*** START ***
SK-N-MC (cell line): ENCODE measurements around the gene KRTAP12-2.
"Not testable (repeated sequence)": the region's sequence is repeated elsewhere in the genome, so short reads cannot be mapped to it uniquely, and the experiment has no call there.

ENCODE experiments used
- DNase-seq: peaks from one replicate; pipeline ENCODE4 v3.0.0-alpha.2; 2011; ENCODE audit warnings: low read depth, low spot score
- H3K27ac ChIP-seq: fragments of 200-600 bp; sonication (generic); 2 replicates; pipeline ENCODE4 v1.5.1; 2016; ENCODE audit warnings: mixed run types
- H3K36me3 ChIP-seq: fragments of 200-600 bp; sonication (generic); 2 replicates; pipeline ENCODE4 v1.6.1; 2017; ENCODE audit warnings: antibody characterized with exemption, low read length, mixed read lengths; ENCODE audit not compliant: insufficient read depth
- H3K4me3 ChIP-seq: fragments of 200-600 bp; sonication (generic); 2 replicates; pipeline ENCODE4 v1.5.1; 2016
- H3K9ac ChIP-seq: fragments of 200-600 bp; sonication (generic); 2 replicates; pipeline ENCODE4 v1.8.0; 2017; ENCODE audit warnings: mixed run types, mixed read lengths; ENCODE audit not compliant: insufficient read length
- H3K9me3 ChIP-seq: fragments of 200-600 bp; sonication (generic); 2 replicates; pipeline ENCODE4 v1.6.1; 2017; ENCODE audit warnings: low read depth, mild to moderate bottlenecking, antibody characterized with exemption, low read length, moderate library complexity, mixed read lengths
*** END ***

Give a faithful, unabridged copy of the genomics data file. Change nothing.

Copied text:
SK-N-MC (cell line): ENCODE measurements around the gene KRTAP12-2.
"Not testable (repeated sequence)": the region's sequence is repeated elsewhere in the genome, so short reads cannot be mapped to it uniquely, and the experiment has no call there.

ENCODE experiments used
- DNase-seq: peaks from one replicate; pipeline ENCODE4 v3.0.0-alpha.2; 2011; ENCODE audit warnings: low read depth, low spot score
- H3K27ac ChIP-seq: fragments of 200-600 bp; sonication (generic); 2 replicates; pipeline ENCODE4 v1.5.1; 2016; ENCODE audit warnings: mixed run types
- H3K36me3 ChIP-seq: fragments of 200-600 bp; sonication (generic); 2 replicates; pipeline ENCODE4 v1.6.1; 2017; ENCODE audit warnings: antibody characterized with exemption, low read length, mixed read lengths; ENCODE audit not compliant: insufficient read depth
- H3K4me3 ChIP-seq: fragments of 200-600 bp; sonication (generic); 2 replicates; pipeline ENCODE4 v1.5.1; 2016
- H3K9ac ChIP-seq: fragments of 200-600 bp; sonication (generic); 2 replicates; pipeline ENCODE4 v1.8.0; 2017; ENCODE audit warnings: mixed run types, mixed read lengths; ENCODE audit not compliant: insufficient read length
- H3K9me3 ChIP-seq: fragments of 200-600 bp; sonication (generic); 2 replicates; pipeline ENCODE4 v1.6.1; 2017; ENCODE audit warnings: low read depth, mild to moderate bottlenecking, antibody characterized with exemption, low read length, moderate library complexity, mixed read lengths